Pregnancy Loss and grief
Grief, I’ve learned is really just love. It’s all the love you want to give but cannot. All of that unspent love gathers in the corners of your eyes, the lump in your throat, and in the hollow part of your chest. Grief is just love with no place to go. – Jamie Anderson
Grief is deep sorrow usually in response to the death of a loved one. It is complicated, painful, messy, and (depending on your cultural background) might be a private suffering. While grief is a universal human experience after any kind of loss (including loss of friendships, relationships, pets, or jobs), people grieve in their own individual ways. There is no one ‘right’ way to grieve. Given that October is Pregnancy & Infant Loss Awareness Month, this can be a good time to remind ourselves about the process of grief and consider how we can understand our grief in a way that helps us to move through it.
For anyone who has experienced grief you might have felt (or are currently feeling) sad and tearful, numb, empty, lonely, or angry. You might have feelings of jealousy or guilt, or even be in shock, especially with a sudden and expected death. You might also have a few of these feelings at once, or cycle through them quickly throughout the day. As mentioned at the outset, there is no one, right way to experience grief and no timeline for how long these feelings will last. What we do know however, is that the feelings are there to be felt. The cycling of feelings is often likened to the waves in the ocean- sometimes they are big and scary and overwhelming, threatening to crash down on us forever. And then sometimes they feel calm and almost tolerable. Regardless of which feeling it is, it’s important to remember that all feelings change over time, even the intense and awful ones.
When thinking about pregnancy loss, it can be very difficult to describe the grief you might be feeling. It probably doesn’t fit neatly into any stages or models as often you are grieving a possible future with someone you won’t get to meet. Grieving a future birthdate, possible firsts, and likely futures, all while wondering what went wrong.
Many women blame themselves for pregnancy loss and feel anxious about any future pregnancies. Given that in Western societies we often delay announcing pregnancy until after 12 weeks there would be many women who do not get the chance to share their grief because people are unaware they were pregnant. Despite knowing that engaging with support is one of the things that we can do to get through grief, it becomes something that is experienced alone, or with a partner behind closed doors. This can complicate grief and make it feel wrong, or taboo to even have these feelings. An excellent resource from Pinkelephants.org reminds us that it is ok to feel devastated, jealous, angry, like a failure, like you want to hide away from people, to name a few.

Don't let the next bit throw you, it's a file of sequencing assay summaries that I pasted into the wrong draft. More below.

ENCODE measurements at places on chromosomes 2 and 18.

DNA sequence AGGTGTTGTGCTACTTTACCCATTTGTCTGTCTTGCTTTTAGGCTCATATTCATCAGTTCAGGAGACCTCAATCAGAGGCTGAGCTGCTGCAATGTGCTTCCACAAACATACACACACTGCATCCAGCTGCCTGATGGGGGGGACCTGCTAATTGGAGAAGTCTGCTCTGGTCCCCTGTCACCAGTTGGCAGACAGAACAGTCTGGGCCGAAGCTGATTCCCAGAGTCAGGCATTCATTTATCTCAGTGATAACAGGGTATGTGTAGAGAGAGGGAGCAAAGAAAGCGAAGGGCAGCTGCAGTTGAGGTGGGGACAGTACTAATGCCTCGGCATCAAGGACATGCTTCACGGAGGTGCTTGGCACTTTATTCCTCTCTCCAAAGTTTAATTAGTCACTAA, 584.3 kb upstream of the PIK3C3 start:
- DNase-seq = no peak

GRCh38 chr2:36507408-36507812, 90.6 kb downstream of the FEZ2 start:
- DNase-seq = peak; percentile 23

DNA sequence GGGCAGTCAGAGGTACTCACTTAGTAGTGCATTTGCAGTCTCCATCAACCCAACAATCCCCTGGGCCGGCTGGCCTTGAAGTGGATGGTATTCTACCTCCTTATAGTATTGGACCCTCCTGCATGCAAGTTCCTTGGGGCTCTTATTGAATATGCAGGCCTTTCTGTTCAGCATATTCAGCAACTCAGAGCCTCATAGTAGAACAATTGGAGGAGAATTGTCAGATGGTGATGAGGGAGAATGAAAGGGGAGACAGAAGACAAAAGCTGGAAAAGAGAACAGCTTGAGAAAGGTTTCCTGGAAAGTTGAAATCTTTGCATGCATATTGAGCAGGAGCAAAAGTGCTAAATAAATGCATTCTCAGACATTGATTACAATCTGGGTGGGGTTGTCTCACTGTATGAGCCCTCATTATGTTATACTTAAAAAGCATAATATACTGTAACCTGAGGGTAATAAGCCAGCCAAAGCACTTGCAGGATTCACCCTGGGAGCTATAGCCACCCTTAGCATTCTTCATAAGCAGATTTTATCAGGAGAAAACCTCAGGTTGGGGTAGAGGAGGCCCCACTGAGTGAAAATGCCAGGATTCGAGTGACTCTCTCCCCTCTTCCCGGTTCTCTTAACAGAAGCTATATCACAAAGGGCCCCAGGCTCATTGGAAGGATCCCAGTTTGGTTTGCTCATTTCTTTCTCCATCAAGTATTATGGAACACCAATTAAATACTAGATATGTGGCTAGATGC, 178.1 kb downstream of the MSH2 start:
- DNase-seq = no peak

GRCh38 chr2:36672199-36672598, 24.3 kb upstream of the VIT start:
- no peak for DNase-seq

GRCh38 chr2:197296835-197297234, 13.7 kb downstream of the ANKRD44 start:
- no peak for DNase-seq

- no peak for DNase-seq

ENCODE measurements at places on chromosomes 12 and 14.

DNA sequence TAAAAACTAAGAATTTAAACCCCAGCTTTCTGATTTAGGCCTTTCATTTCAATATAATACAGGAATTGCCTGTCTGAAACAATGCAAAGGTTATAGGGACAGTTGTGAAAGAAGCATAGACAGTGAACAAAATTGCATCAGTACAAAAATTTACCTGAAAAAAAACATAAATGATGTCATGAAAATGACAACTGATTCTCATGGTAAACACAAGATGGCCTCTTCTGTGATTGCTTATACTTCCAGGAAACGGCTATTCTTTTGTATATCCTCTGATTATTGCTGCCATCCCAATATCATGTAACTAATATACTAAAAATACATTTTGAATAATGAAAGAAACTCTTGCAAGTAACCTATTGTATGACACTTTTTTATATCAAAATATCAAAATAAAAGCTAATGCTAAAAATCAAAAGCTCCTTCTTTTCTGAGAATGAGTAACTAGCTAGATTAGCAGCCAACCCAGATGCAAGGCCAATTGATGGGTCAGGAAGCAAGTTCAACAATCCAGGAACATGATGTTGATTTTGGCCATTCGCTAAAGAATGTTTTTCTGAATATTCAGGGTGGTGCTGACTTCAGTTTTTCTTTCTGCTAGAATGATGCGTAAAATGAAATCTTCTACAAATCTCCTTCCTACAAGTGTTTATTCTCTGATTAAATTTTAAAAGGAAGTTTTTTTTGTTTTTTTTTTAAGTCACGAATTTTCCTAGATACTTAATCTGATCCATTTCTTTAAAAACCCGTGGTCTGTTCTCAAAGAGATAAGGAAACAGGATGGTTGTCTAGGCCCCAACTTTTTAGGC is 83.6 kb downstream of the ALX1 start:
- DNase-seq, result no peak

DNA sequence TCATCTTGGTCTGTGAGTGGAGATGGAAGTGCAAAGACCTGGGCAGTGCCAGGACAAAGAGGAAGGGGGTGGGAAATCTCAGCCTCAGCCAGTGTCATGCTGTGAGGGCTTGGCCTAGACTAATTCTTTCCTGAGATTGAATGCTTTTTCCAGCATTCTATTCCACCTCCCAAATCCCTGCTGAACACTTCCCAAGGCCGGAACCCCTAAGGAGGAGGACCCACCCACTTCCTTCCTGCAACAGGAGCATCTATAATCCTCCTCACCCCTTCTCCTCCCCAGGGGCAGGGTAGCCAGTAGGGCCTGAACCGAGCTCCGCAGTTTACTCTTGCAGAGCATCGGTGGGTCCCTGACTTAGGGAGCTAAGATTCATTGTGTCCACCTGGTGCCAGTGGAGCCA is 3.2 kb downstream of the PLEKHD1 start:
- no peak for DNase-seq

If people are aware of your loss, at times they can be well-meaning but insensitive to what you are going through. When friends and family are unsure of what to say after a loss, they might revert to well-used platitudes that pop into their mind quickly but are unintentionally hurtful and dismissive, or that might make light of the situation. Especially after a pregnancy loss they might try to comfort with comments like “oh well, at least you can fall pregnant”, or “it obviously just wasn’t meant to be”. In some cases, people are so stumped for something to say that they don’t acknowledge the loss at all- avoiding all discussion about your baby or pregnancy all together. This too can feel dismissive and invalidating, almost as though your experience never happened.
Like in the quote at the start of this piece, grief is about love and we know that love is there forever. So, a part of the grief will always stay with us. We can learn to tolerate these difficult feelings over time, but we will still have thoughts of the loss that pop up unexpectedly. Throughout the year there will be reminders of the loss by anniversaries, passing birthdays, Mother’s Day and other events like Christmas and even bringing in a new year. Many people will find that they have similar feelings on these special days as when the loss happened- like you are right back there, experiencing the most painful part again. This too is normal.
If you have had a loss, here are some things you can do take care of yourself (adapted from the Emotional Wellbeing resources at Pink Elephants website- link below).
Talk to a trusted person about how you are feeling. This should be someone who is capable of supporting you during this time (like a trusted family member, friend or health professional).
Try to accept practical support if offered to you (for example, caring for other children, food deliveries, household help).
Give yourself permission to feel the full range of feelings that arise, without judgement or trying to extinguish them.
Ease yourself back into ‘normal’ life and decline social events if you are not feeling up to it, or you think there might be triggers for you (i.e. other pregnant women or babies).
Take care of yourself in as many ways as you can- especially eating, sleeping and gently moving your body.
For some people, having a ceremony of some kind to mark your loss can be helpful. Rituals and ceremonies can bring comfort, healing and a sense of connectedness during your grief.
While pregnancy loss is relatively common, your experience of grief will be your own. You will feel a range of things that might be similar or vastly different to another person in the same situation. There is no timeline for this process we call grief. Be gentle with yourself and remember that without love there is no grief.
For resources on dealing with pregnancy loss, or to support a loved one go to the Pink Elephant website www.pinkelephants.org.au